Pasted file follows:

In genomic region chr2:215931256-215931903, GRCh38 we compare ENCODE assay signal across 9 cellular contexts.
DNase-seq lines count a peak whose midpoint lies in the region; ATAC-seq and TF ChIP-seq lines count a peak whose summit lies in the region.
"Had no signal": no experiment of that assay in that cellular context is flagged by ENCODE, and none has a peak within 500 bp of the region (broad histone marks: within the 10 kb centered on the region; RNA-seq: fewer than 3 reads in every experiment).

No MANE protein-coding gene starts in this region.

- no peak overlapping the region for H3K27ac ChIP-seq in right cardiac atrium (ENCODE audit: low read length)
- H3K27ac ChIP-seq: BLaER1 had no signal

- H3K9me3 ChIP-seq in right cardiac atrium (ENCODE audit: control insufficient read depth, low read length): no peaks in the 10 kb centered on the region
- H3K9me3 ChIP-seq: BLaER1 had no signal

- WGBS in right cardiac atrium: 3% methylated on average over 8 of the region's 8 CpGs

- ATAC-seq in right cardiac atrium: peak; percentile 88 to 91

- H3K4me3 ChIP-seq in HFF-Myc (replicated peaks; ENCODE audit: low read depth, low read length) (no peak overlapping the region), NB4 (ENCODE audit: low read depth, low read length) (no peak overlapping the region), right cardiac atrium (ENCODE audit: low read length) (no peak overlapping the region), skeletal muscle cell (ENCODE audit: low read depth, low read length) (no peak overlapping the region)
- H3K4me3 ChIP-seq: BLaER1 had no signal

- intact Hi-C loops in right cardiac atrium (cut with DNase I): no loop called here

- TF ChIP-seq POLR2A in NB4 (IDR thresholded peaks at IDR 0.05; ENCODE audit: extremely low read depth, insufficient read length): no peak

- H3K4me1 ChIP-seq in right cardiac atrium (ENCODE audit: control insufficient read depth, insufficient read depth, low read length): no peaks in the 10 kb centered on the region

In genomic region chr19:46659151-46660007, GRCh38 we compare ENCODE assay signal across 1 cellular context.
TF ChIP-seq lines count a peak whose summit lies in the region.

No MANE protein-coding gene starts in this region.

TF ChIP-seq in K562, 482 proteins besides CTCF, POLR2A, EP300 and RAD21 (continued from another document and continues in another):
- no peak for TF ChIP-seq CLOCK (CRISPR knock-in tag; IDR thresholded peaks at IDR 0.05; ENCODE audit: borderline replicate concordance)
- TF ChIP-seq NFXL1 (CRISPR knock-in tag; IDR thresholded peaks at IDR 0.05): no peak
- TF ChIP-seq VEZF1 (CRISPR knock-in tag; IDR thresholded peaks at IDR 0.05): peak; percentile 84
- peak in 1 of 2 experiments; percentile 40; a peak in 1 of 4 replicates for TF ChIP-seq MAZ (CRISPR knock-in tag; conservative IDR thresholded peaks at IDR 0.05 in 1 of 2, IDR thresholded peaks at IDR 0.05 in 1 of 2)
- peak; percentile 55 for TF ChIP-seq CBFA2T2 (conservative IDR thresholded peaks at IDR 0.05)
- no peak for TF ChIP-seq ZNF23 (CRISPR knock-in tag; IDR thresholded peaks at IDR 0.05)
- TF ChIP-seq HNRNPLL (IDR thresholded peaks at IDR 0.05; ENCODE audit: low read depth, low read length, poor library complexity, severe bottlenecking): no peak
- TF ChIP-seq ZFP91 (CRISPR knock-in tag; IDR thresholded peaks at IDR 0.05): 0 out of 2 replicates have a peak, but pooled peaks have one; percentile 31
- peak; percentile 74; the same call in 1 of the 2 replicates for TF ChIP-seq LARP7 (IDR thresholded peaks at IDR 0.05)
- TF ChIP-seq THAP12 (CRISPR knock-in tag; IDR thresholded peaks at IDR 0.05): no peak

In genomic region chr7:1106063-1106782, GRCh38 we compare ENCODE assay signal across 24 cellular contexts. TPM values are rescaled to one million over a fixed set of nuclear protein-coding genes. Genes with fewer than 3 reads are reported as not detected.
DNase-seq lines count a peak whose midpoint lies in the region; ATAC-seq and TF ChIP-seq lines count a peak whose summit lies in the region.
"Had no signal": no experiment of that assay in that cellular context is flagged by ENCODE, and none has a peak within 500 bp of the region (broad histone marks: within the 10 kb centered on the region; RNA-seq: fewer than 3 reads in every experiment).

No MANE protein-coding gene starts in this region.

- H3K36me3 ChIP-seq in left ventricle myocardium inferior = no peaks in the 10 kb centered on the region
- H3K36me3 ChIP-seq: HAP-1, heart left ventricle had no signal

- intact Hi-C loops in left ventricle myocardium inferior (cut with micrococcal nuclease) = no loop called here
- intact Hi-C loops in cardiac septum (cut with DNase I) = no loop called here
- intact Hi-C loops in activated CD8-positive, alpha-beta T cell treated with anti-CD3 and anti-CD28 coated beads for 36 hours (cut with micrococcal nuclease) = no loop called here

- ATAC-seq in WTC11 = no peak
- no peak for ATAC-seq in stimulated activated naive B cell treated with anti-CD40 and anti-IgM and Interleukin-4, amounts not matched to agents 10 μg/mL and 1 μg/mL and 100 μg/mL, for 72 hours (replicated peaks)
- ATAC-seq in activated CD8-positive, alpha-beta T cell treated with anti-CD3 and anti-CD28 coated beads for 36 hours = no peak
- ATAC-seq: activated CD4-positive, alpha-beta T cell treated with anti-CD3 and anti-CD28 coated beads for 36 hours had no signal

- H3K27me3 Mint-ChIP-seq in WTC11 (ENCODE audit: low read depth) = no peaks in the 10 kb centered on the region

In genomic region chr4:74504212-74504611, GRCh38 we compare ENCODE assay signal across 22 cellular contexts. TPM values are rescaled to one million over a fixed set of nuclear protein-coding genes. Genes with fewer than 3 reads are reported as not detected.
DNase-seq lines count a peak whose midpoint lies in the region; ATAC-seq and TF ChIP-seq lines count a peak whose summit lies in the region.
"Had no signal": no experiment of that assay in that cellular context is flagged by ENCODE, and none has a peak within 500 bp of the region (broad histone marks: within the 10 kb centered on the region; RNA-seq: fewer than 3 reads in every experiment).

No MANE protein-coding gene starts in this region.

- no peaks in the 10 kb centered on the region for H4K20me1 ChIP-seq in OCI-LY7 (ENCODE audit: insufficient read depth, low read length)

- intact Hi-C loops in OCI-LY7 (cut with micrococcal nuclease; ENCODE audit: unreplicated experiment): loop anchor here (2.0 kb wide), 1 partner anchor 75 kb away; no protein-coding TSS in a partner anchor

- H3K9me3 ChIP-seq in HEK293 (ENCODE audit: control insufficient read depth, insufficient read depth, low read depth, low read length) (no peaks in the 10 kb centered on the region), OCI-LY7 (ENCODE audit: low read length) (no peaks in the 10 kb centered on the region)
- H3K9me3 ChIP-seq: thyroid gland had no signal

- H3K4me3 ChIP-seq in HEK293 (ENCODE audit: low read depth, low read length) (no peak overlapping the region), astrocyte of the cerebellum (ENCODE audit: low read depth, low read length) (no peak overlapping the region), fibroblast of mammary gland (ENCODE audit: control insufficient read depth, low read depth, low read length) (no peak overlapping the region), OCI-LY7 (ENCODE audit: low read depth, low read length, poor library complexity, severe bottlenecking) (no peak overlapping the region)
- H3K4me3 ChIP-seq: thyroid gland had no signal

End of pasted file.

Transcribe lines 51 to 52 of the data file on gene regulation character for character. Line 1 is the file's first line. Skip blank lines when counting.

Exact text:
- H3K9me3 ChIP-seq: thyroid gland had no signal

- H3K4me3 ChIP-seq in HEK293 (ENCODE audit: low read depth, low read length) (no peak overlapping the region), astrocyte of the cerebellum (ENCODE audit: low read depth, low read length) (no peak overlapping the region), fibroblast of mammary gland (ENCODE audit: control insufficient read depth, low read depth, low read length) (no peak overlapping the region), OCI-LY7 (ENCODE audit: low read depth, low read length, poor library complexity, severe bottlenecking) (no peak overlapping the region)